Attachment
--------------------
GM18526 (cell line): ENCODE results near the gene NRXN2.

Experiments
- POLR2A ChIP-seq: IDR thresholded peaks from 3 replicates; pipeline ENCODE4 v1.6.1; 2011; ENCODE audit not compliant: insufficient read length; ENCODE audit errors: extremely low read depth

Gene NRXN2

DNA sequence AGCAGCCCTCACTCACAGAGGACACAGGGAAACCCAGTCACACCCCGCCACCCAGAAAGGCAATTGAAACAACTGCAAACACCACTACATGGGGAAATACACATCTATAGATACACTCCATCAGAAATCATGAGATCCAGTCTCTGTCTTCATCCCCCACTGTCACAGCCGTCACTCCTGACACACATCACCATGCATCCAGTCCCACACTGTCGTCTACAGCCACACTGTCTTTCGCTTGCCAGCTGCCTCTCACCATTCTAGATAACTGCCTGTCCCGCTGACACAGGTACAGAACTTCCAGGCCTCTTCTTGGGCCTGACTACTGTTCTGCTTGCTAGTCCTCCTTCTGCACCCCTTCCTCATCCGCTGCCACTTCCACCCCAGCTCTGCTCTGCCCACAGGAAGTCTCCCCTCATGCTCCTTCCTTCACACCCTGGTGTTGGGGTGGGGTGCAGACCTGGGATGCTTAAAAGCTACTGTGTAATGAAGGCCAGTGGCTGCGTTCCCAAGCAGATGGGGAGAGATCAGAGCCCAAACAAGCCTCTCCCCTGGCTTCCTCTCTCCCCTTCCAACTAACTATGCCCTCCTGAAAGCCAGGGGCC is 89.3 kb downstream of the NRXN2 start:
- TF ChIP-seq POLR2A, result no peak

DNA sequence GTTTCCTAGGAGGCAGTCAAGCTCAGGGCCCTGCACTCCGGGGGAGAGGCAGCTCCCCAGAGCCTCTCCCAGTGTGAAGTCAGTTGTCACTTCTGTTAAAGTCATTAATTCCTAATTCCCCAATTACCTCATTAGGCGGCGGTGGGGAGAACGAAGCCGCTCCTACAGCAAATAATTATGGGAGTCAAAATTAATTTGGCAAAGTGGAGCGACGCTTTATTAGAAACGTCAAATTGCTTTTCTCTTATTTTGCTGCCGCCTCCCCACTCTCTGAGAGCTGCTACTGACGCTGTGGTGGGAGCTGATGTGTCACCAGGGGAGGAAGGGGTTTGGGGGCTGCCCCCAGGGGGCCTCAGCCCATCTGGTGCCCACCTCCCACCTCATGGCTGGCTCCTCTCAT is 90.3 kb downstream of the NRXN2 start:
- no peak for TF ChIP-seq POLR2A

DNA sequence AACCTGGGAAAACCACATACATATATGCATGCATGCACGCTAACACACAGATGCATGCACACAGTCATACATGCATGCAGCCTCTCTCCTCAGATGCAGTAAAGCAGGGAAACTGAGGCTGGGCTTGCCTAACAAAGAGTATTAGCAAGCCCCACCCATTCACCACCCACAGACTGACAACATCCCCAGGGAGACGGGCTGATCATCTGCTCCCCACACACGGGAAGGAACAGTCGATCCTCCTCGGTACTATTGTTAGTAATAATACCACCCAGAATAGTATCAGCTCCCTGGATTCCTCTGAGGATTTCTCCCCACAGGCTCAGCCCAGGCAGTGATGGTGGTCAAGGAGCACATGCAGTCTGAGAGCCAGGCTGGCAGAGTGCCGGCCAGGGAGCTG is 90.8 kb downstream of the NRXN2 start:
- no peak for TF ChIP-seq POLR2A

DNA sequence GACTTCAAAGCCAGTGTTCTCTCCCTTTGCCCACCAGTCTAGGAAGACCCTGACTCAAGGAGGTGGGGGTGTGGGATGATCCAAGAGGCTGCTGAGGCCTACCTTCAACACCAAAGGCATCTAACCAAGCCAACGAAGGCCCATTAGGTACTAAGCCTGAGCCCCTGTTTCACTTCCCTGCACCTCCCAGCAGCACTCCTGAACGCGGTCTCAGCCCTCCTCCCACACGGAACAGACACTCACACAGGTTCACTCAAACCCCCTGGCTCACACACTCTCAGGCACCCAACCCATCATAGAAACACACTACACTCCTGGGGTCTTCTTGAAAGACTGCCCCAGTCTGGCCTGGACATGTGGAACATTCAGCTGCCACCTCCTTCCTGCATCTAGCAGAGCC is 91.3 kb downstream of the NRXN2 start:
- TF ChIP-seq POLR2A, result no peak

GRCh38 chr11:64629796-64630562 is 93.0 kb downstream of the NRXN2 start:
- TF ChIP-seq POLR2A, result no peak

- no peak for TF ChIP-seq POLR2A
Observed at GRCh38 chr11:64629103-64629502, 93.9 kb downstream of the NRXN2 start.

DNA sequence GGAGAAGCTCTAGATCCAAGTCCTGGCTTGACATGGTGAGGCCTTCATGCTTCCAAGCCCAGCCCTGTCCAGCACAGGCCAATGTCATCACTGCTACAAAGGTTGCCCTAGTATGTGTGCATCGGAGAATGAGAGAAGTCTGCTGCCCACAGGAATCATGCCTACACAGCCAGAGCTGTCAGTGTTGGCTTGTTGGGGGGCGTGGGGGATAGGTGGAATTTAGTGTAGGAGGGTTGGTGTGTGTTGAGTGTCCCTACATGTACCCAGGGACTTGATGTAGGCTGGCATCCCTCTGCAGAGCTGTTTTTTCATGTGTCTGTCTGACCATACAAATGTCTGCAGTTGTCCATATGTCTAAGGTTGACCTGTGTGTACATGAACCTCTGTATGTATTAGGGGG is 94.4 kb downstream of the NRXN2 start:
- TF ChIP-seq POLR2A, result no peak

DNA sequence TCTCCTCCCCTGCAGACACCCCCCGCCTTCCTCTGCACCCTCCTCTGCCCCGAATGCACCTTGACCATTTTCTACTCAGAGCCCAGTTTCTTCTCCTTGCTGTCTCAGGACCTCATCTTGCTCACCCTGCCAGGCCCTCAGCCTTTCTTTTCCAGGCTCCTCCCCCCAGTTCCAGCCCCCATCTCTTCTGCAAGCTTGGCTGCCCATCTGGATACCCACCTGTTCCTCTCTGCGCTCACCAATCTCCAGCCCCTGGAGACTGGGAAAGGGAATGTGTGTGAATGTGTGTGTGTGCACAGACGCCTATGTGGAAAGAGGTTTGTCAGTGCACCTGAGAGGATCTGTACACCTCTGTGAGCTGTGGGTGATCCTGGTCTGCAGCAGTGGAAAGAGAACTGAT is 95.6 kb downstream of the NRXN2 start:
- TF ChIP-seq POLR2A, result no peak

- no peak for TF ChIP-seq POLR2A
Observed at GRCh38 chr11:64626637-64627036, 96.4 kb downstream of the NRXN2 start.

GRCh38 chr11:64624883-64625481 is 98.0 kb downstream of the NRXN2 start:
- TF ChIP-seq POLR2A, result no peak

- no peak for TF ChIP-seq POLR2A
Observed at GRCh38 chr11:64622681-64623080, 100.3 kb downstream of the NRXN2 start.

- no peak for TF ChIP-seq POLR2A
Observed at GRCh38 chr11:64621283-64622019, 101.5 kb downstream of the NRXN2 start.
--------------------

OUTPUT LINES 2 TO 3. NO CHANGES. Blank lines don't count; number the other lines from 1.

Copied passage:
Experiments
- POLR2A ChIP-seq: IDR thresholded peaks from 3 replicates; pipeline ENCODE4 v1.6.1; 2011; ENCODE audit not compliant: insufficient read length; ENCODE audit errors: extremely low read depth